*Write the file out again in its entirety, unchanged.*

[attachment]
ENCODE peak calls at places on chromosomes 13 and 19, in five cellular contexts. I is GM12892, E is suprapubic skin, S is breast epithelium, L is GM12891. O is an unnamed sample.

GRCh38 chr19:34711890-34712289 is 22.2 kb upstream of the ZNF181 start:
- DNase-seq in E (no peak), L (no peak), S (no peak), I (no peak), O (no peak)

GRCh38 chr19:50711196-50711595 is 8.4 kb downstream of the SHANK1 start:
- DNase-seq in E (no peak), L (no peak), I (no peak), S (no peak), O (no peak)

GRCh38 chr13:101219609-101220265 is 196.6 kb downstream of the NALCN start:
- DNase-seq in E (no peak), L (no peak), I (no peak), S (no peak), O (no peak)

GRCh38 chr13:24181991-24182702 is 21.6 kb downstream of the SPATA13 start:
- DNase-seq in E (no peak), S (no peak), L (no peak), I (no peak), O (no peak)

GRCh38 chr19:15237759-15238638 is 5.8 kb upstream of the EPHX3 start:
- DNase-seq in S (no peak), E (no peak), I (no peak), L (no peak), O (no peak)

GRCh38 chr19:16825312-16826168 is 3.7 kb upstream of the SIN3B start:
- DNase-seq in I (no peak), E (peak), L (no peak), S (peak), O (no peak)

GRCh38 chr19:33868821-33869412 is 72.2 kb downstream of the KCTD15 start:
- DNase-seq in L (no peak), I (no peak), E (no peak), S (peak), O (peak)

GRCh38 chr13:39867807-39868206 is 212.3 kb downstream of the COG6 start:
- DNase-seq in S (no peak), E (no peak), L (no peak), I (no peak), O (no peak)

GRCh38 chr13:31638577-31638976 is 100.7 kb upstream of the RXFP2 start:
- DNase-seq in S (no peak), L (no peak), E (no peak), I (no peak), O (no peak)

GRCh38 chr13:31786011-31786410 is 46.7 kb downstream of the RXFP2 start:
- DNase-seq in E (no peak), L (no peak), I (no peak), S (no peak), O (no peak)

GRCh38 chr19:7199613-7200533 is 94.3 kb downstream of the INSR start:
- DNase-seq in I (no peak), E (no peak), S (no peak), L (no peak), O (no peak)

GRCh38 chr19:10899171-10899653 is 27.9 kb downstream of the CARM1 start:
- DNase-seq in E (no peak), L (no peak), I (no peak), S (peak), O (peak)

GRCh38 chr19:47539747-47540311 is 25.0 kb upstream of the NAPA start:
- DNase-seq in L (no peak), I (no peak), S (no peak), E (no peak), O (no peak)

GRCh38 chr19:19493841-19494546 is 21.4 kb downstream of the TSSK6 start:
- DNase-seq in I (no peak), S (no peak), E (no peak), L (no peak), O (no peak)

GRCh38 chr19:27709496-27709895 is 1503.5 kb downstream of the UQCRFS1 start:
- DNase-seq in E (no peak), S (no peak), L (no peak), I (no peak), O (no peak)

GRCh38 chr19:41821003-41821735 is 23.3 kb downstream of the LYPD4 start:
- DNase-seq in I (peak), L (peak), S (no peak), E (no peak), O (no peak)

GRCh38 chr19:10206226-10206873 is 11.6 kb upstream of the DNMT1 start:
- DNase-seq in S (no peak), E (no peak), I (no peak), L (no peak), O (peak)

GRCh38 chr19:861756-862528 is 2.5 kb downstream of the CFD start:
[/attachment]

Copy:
ENCODE peak calls at places on chromosomes 13 and 19, in five cellular contexts. I is GM12892, E is suprapubic skin, S is breast epithelium, L is GM12891. O is an unnamed sample.

GRCh38 chr19:34711890-34712289 is 22.2 kb upstream of the ZNF181 start:
- DNase-seq in E (no peak), L (no peak), S (no peak), I (no peak), O (no peak)

GRCh38 chr19:50711196-50711595 is 8.4 kb downstream of the SHANK1 start:
- DNase-seq in E (no peak), L (no peak), I (no peak), S (no peak), O (no peak)

GRCh38 chr13:101219609-101220265 is 196.6 kb downstream of the NALCN start:
- DNase-seq in E (no peak), L (no peak), I (no peak), S (no peak), O (no peak)

GRCh38 chr13:24181991-24182702 is 21.6 kb downstream of the SPATA13 start:
- DNase-seq in E (no peak), S (no peak), L (no peak), I (no peak), O (no peak)

GRCh38 chr19:15237759-15238638 is 5.8 kb upstream of the EPHX3 start:
- DNase-seq in S (no peak), E (no peak), I (no peak), L (no peak), O (no peak)

GRCh38 chr19:16825312-16826168 is 3.7 kb upstream of the SIN3B start:
- DNase-seq in I (no peak), E (peak), L (no peak), S (peak), O (no peak)

GRCh38 chr19:33868821-33869412 is 72.2 kb downstream of the KCTD15 start:
- DNase-seq in L (no peak), I (no peak), E (no peak), S (peak), O (peak)

GRCh38 chr13:39867807-39868206 is 212.3 kb downstream of the COG6 start:
- DNase-seq in S (no peak), E (no peak), L (no peak), I (no peak), O (no peak)

GRCh38 chr13:31638577-31638976 is 100.7 kb upstream of the RXFP2 start:
- DNase-seq in S (no peak), L (no peak), E (no peak), I (no peak), O (no peak)

GRCh38 chr13:31786011-31786410 is 46.7 kb downstream of the RXFP2 start:
- DNase-seq in E (no peak), L (no peak), I (no peak), S (no peak), O (no peak)

GRCh38 chr19:7199613-7200533 is 94.3 kb downstream of the INSR start:
- DNase-seq in I (no peak), E (no peak), S (no peak), L (no peak), O (no peak)

GRCh38 chr19:10899171-10899653 is 27.9 kb downstream of the CARM1 start:
- DNase-seq in E (no peak), L (no peak), I (no peak), S (peak), O (peak)

GRCh38 chr19:47539747-47540311 is 25.0 kb upstream of the NAPA start:
- DNase-seq in L (no peak), I (no peak), S (no peak), E (no peak), O (no peak)

GRCh38 chr19:19493841-19494546 is 21.4 kb downstream of the TSSK6 start:
- DNase-seq in I (no peak), S (no peak), E (no peak), L (no peak), O (no peak)

GRCh38 chr19:27709496-27709895 is 1503.5 kb downstream of the UQCRFS1 start:
- DNase-seq in E (no peak), S (no peak), L (no peak), I (no peak), O (no peak)

GRCh38 chr19:41821003-41821735 is 23.3 kb downstream of the LYPD4 start:
- DNase-seq in I (peak), L (peak), S (no peak), E (no peak), O (no peak)

GRCh38 chr19:10206226-10206873 is 11.6 kb upstream of the DNMT1 start:
- DNase-seq in S (no peak), E (no peak), I (no peak), L (no peak), O (peak)

GRCh38 chr19:861756-862528 is 2.5 kb downstream of the CFD start: